LONDON: Britain, France and Germany on Tuesday said they “deeply regret” Iran’s decision to restrict site inspections by the UN’s nuclear watchdog after a US refusal to lift existing sanctions.
The three European signatories to the 2015 nuclear deal with Iran said they were “united in underlining the dangerous nature of this decision.”
“It will significantly constrain the IAEA (International Atomic Energy Agency’s) access to sites and to safeguards-relevant information,” they added.
The statement from the European nations follows criticism from Washington on Monday of Tehran’s decision to restrict IAEA access to sites.
“We urge Iran to stop and reverse all measures that reduce transparency and to ensure full and timely cooperation with the IAEA,” the UK, France and Germany said.
They added it was their objective to preserve the 2015 deal, known as the Joint Comprehensive Plan of Action (JCPOA), which lifted economic sanctions on Iran in exchange for agreements on limits to its nuclear program.
The European signatories, which stuck with the deal after the US withdrew under former president Donald Trump in 2018, said they would “support ongoing diplomatic efforts for a negotiated solution allowing for the return of Iran and the US to full compliance.”
Biden has signalled readiness to revive the nuclear deal but insists Iran first returns to all its nuclear commitments.
The Biden administration has said it is willing to join EU-led talks with Iran in search of a compromise.
Iran said it was limiting inspections because Trump-era sanctions had not been lifted following Sunday talks in Tehran with IAEA director Rafael Grossi meant to lay the foundations for political discussion.
“We take note of the conclusion of a temporary bilateral understanding between the IAEA and Iran which preserves for up to three months the possibility of access to certain information,” the UK, France and Britain said referring to Grossi’s visit to Tehran.
The changes to the IAEA’s monitoring and inspection regime, ordered by Iran’s conservative-dominated parliament last year, are the latest in a series of retaliatory measures Iran has adopted in response to Trump’s 2018 withdrawal from the agreement.
On Monday, Supreme Leader Ayatollah Ali Khamenei said Iran might enrich uranium up to 60% purity if the country needed it and would never yield to US pressure over its nuclear program, state television reported.
That would far surpass the 3.67 percent limit Iran had accepted under the 2015 deal, but still be short of the 90 percent or so required for an atomic bomb.
“We… deeply regret that Iran has started, as of today, to suspend the Additional Protocol and the transparency measures under the Joint Comprehensive Plan of Action (JCPOA),” the foreign ministers of France, Germany and Britain said.
The UN’s atomic watchdog also said that it was “deeply concerned” by the possible presence of nuclear material at an undeclared site in Iran.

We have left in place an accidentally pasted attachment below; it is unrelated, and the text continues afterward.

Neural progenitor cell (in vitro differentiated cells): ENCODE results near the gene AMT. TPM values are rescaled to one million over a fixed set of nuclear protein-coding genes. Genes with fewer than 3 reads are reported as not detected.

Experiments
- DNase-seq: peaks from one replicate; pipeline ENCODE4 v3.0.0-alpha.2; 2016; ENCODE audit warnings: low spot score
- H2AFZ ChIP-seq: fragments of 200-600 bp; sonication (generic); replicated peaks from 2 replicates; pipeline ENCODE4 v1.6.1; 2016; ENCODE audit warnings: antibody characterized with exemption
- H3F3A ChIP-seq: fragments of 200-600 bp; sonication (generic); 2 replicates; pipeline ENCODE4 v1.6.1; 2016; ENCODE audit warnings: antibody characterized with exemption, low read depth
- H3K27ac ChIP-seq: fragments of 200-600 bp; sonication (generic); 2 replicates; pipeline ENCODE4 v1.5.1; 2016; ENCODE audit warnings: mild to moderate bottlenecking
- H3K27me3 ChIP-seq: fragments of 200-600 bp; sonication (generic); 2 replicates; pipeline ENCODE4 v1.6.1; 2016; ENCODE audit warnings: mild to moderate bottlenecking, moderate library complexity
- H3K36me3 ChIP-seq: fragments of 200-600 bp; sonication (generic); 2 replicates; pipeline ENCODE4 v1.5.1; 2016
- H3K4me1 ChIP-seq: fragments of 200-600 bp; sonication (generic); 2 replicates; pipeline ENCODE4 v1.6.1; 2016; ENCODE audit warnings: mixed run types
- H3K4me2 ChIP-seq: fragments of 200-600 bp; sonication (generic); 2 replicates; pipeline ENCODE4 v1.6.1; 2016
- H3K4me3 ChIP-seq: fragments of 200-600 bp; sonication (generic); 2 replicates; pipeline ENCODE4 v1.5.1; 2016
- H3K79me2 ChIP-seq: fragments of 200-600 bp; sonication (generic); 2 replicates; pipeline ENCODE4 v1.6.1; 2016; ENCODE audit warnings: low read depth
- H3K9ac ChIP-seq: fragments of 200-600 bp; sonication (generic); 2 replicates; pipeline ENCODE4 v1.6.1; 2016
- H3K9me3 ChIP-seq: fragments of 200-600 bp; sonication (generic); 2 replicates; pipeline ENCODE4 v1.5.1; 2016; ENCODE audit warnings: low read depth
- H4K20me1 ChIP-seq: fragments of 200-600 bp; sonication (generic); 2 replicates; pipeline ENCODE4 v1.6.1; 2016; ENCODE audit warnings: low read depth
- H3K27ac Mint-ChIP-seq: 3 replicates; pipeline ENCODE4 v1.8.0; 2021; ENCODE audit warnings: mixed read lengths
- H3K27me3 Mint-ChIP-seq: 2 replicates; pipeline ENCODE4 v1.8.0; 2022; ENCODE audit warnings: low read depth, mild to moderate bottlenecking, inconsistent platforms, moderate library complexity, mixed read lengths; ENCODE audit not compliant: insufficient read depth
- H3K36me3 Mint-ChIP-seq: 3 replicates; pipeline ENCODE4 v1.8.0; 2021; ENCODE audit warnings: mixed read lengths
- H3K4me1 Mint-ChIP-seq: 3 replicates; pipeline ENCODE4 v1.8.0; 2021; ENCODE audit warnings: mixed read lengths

“The agency is deeply concerned that undeclared nuclear material may have been present at this undeclared location and that such nuclear material remains unreported by Iran under its safeguards agreement,” a report from the International Atomic Energy Agency seen by AFP said.
“After 18 months, Iran has not provided the necessary, full and technically credible explanation for the presence of the nuclear material particles,” the report said.
The site in question is in the Turquzabad district of Tehran, previously identified by Israel as an alleged site of secret atomic activity.
Sources say there is no indication the site has been used for processing uranium, but that it could have been used for storing it as late as the end of 2018.
In a separate report also issued on Tuesday, the IAEA said that Iran’s stockpile of enriched uranium is now more than 14 times over the limit set down in its 2015 deal with world powers.
The report said that, as of February 16, Iran’s total enriched uranium stockpile was 2,967.8 kilogrammes.
The limit in the 2015 deal was set at 300 kilos (660 pounds) of enriched uranium in a particular compound form, which is the equivalent of 202.8 kilos of uranium in non-compound form.
Meanwhile, the UN nuclear watchdog’s chief on Tuesday described his weekend deal with Iran on continued monitoring of its nuclear activities for up to three months as one where data is gathered but his agency is only able to access it afterwards.
“This is a system that allows us to continue to monitor and to register all the key activities that are taking place throughout this period so that at the end of it we can recover all this information,” IAEA chief Rafael Grossi told an event hosted by the US Nuclear Threat Initiative think-tank.
“In other words, we will know exactly what happened, exactly how many components were fabricated, exactly how much material was processed or treated or enriched and so on and so forth.”
Iranian Foreign Minister Mohammad Javad Zarif said a new law had gone into effect Tuesday morning, under which Iran will no longer share surveillance footage of its nuclear facilities with the UN agency.
“We never gave them live video, but (recordings) were given daily and weekly,” Zarif said of the IAEA’s access to information recorded by camera monitors. “The tape recording of our (nuclear) program will be kept in Iran.”
The Atomic Energy Organization of Iran, Tehran’s civilian nuclear agency, has promised to preserve the tapes for three months, then hand them over to the IAEA — but only if granted sanctions relief. Otherwise, Iran has vowed to erase the tapes, narrowing the window for a diplomatic breakthrough.
(With AFP, AP and Reuters)